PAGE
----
5 Tips to help Parents with Food Allergies at Halloween
Halloween is fast approaching and with it comes the long-lived tradition of trick-or-treating which is typically a fun-filled and joyous experience for most children. However, children with food allergies are often left out of the fun because Halloween treats can have hidden allergens or trace amounts of allergens in them that can cause, Anaphylaxis, a life-threatening allergic reaction. As such, before trick-or-treating begins, parents should speak with their children in order to reinforce what they already know about food allergens and, most importantly, remind them of what to do if they realize that they are having an allergic reaction. In order to ensure an allergen-free Halloween please consider these tips.
- Read Food Labels: Play it safe and read the ingredients list for all of the candy that your children collect even if you consider the product “safe.” Importantly, all FDA-regulated foods are required to list the top eight major allergens in their ingredients list. Please remember that most bite-size candies typically do not contain an allergens list but you should be able to look up specific product ingredients online. If a product does not contain a label please throw it away.
- Offer Non-Food Treats: Small toys, pencils and glow sticks are examples of non-food allergen safe options for food allergic children.
- Speak With Your Neighbors: Discuss your child’s food allergy with your neighbors and offer to provide your neighbors with allergen-safe candy to provide to your trick-or-treater.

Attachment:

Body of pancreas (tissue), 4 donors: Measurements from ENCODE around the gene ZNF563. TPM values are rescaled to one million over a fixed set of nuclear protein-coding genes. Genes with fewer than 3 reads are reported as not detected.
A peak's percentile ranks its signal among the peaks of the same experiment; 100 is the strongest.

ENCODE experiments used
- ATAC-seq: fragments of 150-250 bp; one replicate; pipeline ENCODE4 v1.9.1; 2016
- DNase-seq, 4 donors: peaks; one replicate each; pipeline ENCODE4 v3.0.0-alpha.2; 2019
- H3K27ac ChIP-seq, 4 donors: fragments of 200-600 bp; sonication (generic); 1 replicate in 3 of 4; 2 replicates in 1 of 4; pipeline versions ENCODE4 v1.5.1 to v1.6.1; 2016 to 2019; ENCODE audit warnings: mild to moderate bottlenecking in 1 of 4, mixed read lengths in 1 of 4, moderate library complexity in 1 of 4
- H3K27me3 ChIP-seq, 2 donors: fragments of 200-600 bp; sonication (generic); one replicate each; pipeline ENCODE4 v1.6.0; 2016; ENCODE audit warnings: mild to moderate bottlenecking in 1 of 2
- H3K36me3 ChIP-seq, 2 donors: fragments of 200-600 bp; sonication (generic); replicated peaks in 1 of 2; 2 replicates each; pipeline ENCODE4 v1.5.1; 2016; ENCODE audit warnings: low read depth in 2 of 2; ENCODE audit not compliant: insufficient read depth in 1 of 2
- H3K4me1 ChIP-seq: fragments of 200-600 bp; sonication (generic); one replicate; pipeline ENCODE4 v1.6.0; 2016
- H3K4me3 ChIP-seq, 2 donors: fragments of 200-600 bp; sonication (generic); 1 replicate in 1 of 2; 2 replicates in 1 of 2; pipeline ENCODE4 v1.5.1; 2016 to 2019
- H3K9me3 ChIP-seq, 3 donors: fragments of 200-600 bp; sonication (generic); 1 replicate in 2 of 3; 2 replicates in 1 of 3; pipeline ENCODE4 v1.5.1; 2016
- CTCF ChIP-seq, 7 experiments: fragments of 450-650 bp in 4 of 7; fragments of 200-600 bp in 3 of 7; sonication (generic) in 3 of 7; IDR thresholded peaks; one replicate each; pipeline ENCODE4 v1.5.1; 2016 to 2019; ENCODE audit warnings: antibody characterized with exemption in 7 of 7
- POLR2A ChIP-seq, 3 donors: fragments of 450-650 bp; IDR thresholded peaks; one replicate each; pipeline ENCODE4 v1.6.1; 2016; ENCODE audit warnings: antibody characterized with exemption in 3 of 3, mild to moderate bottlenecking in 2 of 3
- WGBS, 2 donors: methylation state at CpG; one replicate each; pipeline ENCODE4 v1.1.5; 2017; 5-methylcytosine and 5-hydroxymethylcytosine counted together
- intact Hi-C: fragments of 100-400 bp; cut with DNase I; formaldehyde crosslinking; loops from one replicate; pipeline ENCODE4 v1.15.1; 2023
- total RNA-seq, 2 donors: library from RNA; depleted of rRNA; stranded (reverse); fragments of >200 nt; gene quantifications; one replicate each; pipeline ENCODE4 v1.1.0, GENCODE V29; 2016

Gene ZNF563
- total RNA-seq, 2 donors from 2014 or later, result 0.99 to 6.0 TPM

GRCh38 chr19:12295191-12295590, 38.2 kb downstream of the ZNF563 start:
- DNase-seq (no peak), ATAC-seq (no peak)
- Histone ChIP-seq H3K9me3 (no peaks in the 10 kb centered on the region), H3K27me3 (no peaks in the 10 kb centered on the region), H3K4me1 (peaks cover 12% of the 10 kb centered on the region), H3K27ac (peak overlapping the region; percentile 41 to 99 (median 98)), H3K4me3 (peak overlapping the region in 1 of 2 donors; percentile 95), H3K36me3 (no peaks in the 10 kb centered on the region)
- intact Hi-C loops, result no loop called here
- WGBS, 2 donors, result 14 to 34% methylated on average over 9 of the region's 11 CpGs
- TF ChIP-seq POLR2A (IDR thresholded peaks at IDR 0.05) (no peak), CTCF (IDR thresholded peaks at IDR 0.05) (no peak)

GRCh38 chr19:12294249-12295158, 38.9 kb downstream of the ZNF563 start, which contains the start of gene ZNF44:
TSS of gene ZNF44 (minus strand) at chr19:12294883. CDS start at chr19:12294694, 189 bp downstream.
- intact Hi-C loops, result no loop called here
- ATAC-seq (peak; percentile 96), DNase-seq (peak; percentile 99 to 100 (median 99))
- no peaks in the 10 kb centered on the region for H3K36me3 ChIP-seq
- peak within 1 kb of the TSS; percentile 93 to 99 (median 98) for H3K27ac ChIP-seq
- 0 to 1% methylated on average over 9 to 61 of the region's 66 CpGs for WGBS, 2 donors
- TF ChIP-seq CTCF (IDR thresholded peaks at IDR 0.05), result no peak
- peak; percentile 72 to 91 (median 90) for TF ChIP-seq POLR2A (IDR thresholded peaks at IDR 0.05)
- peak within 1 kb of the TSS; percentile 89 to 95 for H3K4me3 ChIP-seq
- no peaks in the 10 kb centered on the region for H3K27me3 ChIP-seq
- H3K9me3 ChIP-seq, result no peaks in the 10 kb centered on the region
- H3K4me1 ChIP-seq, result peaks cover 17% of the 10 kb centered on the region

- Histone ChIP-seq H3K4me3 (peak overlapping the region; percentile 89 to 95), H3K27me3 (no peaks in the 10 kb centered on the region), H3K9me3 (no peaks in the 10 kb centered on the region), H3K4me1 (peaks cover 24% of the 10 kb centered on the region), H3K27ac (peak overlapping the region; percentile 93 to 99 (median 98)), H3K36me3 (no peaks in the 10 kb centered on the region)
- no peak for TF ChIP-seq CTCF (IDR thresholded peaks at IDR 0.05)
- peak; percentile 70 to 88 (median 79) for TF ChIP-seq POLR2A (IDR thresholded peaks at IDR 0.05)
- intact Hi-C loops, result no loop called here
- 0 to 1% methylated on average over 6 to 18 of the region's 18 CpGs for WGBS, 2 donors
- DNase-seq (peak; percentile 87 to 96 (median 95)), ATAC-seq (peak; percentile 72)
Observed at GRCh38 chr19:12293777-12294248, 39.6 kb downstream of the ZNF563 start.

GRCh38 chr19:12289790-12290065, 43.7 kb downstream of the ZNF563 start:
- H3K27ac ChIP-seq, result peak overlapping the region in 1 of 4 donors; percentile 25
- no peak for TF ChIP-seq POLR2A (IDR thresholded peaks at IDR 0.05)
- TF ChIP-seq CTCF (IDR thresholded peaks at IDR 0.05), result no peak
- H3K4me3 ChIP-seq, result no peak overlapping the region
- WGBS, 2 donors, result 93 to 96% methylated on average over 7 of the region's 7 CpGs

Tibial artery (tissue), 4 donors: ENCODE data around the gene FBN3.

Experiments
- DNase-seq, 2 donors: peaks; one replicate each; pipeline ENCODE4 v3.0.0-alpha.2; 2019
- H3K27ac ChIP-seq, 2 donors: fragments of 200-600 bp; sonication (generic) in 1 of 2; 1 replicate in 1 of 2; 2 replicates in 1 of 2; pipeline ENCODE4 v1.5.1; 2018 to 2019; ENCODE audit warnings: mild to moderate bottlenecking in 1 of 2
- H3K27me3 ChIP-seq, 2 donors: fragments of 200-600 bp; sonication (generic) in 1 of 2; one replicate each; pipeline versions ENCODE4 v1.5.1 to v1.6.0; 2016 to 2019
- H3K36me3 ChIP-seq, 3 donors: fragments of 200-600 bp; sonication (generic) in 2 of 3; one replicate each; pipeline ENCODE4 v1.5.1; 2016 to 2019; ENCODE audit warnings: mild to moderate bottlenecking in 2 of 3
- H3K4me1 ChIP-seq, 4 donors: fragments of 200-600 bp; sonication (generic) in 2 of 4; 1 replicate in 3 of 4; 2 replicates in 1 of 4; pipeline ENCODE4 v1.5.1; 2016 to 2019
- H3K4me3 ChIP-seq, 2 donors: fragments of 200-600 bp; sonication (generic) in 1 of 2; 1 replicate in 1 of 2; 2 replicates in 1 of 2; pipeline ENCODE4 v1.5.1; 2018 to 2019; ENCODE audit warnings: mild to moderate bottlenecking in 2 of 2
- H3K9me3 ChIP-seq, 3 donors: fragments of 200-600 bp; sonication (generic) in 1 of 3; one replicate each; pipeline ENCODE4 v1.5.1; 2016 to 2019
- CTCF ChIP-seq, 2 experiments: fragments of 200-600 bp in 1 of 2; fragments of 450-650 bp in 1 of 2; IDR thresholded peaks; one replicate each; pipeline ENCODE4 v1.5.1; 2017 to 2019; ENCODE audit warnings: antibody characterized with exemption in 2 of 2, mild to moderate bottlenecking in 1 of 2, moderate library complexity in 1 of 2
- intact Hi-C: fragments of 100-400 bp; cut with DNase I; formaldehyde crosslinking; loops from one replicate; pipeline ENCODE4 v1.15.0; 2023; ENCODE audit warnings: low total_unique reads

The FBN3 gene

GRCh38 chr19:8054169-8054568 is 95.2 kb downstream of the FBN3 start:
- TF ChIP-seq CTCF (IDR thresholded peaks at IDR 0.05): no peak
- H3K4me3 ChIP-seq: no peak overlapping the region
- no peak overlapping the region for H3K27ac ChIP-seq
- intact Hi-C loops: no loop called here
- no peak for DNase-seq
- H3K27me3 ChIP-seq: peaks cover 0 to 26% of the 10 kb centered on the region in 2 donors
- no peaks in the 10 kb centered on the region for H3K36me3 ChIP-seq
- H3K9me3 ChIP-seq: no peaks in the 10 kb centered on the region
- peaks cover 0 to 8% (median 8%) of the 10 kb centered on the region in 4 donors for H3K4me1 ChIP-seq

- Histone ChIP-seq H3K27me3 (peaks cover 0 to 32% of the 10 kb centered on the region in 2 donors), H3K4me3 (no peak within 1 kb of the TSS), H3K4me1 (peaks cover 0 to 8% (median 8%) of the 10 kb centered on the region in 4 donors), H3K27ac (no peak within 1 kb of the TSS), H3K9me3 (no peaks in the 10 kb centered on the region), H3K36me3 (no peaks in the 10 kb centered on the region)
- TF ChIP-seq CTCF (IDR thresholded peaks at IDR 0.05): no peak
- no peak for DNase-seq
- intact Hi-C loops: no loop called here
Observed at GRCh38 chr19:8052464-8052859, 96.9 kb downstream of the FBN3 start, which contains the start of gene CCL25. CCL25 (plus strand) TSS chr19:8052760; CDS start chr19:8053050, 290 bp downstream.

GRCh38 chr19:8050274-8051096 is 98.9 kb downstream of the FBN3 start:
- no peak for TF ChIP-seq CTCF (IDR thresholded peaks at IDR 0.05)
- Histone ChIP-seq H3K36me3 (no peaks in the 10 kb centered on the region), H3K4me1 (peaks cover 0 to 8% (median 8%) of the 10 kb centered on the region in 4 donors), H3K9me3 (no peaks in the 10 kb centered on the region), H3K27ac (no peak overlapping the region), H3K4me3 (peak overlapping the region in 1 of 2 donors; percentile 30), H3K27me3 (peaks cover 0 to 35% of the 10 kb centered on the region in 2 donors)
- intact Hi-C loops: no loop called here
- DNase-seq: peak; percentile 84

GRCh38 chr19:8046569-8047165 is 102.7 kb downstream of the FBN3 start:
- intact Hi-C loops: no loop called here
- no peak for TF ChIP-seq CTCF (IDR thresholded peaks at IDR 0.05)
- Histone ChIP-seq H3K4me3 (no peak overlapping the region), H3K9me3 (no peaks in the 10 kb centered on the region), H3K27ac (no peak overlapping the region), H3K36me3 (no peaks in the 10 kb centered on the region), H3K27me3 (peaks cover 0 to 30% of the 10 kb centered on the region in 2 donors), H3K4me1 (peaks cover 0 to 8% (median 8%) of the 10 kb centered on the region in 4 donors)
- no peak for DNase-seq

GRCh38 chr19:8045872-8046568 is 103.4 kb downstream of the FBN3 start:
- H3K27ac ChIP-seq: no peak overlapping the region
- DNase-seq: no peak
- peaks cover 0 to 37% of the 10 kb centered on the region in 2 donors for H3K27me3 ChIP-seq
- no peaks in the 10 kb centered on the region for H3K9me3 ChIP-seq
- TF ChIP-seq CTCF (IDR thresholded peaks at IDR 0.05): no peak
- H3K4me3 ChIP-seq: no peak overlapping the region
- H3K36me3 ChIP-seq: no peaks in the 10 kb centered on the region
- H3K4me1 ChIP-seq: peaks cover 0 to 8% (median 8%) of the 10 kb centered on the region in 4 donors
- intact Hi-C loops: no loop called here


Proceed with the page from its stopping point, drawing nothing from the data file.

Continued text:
- Donate Your Candy: Prior to trick-or-treating, make a plan to donate your candy to a local food pantry, children’s hospital or other charitable organization.
- Start a New Tradition: Host a Halloween costume party at your house. You can do all sorts of fun stuff like watch a scary movie or enjoy a scary scavenger hunt but what is most important is that you control the treats.
Also, please look for Teal Pumpkins this Halloween. The Teal Pumpkin Project was created by FARE as a campaign to raise awareness of food allergies and to provide safe options for food allergic trick-or-treaters. Participants agree to put a teal pumpkin outside of their homes indicating that they have safe, non-food treats for your children.
Heather Finn is the author of the Bug Book series of children’s picture books. She was inspired to write her first Bug Book, Fabulous Farrah & the Sugar Bugs, while searching for fun, educational books to teach her children about good health and hygiene. However, she quickly realized that good books are hard to find so she began to write her own. Heather lives with her husband and two children in Marblehead, Massachusetts. www.littleharborbooks.com